What’s in a name?
“That which we call a rose,
By any other name would smell as sweet.”
With the Christmas season upon us, we thought we’d take a delve into 44 festive names and some of their meanings – many popular, some cheeky and others a bit obscure. And in Bev’s Bonus Fact she’ll be explaining why Mr Claus is called Santa.
Because we’re taking a break over the festive season, this will be the last Fun Fact Friday of 2018! Don’t worry, we’ll be back in the New Year with plenty more.
Being Christmas, the mass of Christ, it would be simple to go all out on religious names. But that would be too easy! For those of you that are expecting a baby during the coming weeks, here are 44 festive baby names to add to your short list…
Let’s start with some girl names…
Amaryllis – That beautiful red flower that many of us associate with Christmas. It comes from the Greek “to sparkle”
Carol – whilst this name reminds us of all the festive singing it’s meaning is a little less flattering. It comes from the Latin meaning “Manly”
Clarice – Whilst not directly a festive name, we thought we’d add it as she’s Rudolph the red nose reindeer’s love interest. But, in my mind, I will always associate this name with an infamous scene from the 2001 thriller, Hannibal.
Clementine – What would a stocking be without one of these?
December – It’s arguably the best month of the year
Eira (ay-rah) – Meaning snow in Welsh
Eve – The traditional meaning is “living”
Ginger – Sometimes short for Virginia
The most popular festive baby names of last year (2017) were
with Ivy getting just over 30% of the vote and Holly coming in second with 15%
Mary – The Mother of Christ
Merry – As in Merry Christmas. Short for Meredith. In Welsh it means ‘Guardian of the sea”
Natalia – From the French meaning “Born at Christmas”
Neve – Latin for “Snow”
Robin – What would Christmas be without our favourite red-breasted bird (or bloke)
Snow – As in Snow White
Winter – Well it is cold!
And onto the boys…
Balthazar – one of the three wise men
Casper – Another one of the three wise men
Celyn (kell-in)- Welsh for “Holly”
Christian – They that follow Christ
Claus – which actually means “ Victorious People”. Sometimes short for Nicholas, however, it more than likely reminds us of the father of Christmas himself – Santa Claus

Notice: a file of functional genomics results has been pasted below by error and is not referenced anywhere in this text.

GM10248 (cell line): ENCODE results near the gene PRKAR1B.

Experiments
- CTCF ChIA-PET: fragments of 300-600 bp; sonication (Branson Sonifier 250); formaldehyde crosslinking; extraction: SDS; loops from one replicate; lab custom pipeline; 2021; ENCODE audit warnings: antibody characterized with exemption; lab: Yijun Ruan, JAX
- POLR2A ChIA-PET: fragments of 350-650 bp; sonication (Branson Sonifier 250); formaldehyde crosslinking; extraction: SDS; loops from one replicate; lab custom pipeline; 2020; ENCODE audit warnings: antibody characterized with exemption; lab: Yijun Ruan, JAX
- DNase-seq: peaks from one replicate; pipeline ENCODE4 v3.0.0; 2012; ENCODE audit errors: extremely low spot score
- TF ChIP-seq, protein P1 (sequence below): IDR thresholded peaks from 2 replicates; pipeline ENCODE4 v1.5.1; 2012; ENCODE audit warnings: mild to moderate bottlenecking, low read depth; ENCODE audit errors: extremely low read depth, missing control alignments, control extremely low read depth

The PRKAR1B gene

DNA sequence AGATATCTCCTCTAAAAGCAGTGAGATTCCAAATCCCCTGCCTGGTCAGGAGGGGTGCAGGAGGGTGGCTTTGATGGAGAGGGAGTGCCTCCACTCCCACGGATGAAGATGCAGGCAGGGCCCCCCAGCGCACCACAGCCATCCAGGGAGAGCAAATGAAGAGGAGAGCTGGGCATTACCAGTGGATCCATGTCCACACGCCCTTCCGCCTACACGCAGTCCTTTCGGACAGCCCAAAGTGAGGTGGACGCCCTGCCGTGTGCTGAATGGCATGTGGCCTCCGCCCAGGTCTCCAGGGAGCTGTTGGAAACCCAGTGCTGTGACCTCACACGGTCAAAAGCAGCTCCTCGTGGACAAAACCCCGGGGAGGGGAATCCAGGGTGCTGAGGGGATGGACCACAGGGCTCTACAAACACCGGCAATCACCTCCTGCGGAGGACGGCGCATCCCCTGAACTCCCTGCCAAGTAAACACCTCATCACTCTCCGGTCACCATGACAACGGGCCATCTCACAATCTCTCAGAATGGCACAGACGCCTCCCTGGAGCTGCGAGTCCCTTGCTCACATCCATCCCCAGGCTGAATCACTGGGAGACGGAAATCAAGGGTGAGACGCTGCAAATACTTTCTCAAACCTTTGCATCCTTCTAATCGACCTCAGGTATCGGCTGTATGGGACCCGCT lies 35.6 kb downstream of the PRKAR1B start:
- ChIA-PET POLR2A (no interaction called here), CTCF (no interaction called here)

Why do we call the bearded gentleman who comes into our rooms whilst we sleep, then empties his sack, Santa Claus? He started as Saint Nicholas, the patron saint of children, then over time Nicholas became shortened to Claus.
Originally from a dialect of Dutch, Sint-Nicolaas or Sinterklass, and the traditions surrounding him were taken with early settlers to the United States. There, they became the very basis of the Santa Claus we know and love today.
Douglas – The Douglas fir the most popular type of Christmas tree sold around the world
Ebenezer – The name most familiar as the lead character of “A Christmas Carol”. It also has biblical roots and means “stone of help’
Frost – Meaning white-haired
Jack – Jack Frost is the personification of everything cold along with his counterpart, Old Man Winter
Jesus – whilst less popular in the English language, Jesus is still a popular name in Spanish speaking countries, being pronounced “Hey Zeus”. Which reminds me of a film…
Joseph – The Father of Christ
Melchior – Thus, our trio of wise men is complete
Noel – from the French for Christmas
Nicholas – The big man himself
North – That’s where the big man comes from
Tannen – from the German meaning fir, as in fir tree. A fir tree is the basis for the popular German Christmas carol “ O Tannenbaum”
Yule – stems back to Old English and means “Winter Solstice”
The astute amongst you will notice we’re a bit shy of our 44 festive names. That’s because we left 9 well known, but less popular names until now. As the song goes…
“You know Dasher and Dancer and Prancer and Vixen
Comet and Cupid and Donner and Blitzen”
And how can we forget the most famous reindeer of all?
Rudolph! (the red nose reindeer)
Have a wonderful Christmas, an amazing New Year and we’ll see you next year.